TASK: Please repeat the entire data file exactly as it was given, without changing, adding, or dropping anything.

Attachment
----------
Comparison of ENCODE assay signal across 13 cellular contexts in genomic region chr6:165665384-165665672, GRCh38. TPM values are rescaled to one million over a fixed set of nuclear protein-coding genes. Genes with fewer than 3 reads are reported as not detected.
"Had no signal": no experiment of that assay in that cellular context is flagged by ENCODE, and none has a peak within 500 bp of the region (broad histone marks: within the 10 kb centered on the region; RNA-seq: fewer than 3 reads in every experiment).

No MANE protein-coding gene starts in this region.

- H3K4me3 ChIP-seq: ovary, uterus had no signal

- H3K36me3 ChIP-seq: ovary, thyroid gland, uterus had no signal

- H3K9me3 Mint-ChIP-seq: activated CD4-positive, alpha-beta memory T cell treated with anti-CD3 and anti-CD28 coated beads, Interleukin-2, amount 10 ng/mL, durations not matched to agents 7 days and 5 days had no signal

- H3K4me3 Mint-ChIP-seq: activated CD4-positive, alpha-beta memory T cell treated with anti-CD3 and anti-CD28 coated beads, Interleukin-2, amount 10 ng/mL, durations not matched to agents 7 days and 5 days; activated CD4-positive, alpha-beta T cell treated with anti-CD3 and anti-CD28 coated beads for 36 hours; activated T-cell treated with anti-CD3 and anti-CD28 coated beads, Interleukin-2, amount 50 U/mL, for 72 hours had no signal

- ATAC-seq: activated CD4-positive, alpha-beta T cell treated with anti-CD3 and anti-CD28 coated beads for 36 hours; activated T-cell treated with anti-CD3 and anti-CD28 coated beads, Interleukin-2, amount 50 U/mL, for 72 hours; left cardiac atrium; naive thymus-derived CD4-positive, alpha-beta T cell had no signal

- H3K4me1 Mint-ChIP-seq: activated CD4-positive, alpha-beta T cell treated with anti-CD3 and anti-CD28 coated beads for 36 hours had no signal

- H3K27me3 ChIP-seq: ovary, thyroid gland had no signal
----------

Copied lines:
Comparison of ENCODE assay signal across 13 cellular contexts in genomic region chr6:165665384-165665672, GRCh38. TPM values are rescaled to one million over a fixed set of nuclear protein-coding genes. Genes with fewer than 3 reads are reported as not detected.
"Had no signal": no experiment of that assay in that cellular context is flagged by ENCODE, and none has a peak within 500 bp of the region (broad histone marks: within the 10 kb centered on the region; RNA-seq: fewer than 3 reads in every experiment).

No MANE protein-coding gene starts in this region.

- H3K4me3 ChIP-seq: ovary, uterus had no signal

- H3K36me3 ChIP-seq: ovary, thyroid gland, uterus had no signal

- H3K9me3 Mint-ChIP-seq: activated CD4-positive, alpha-beta memory T cell treated with anti-CD3 and anti-CD28 coated beads, Interleukin-2, amount 10 ng/mL, durations not matched to agents 7 days and 5 days had no signal

- H3K4me3 Mint-ChIP-seq: activated CD4-positive, alpha-beta memory T cell treated with anti-CD3 and anti-CD28 coated beads, Interleukin-2, amount 10 ng/mL, durations not matched to agents 7 days and 5 days; activated CD4-positive, alpha-beta T cell treated with anti-CD3 and anti-CD28 coated beads for 36 hours; activated T-cell treated with anti-CD3 and anti-CD28 coated beads, Interleukin-2, amount 50 U/mL, for 72 hours had no signal

- ATAC-seq: activated CD4-positive, alpha-beta T cell treated with anti-CD3 and anti-CD28 coated beads for 36 hours; activated T-cell treated with anti-CD3 and anti-CD28 coated beads, Interleukin-2, amount 50 U/mL, for 72 hours; left cardiac atrium; naive thymus-derived CD4-positive, alpha-beta T cell had no signal

- H3K4me1 Mint-ChIP-seq: activated CD4-positive, alpha-beta T cell treated with anti-CD3 and anti-CD28 coated beads for 36 hours had no signal

- H3K27me3 ChIP-seq: ovary, thyroid gland had no signal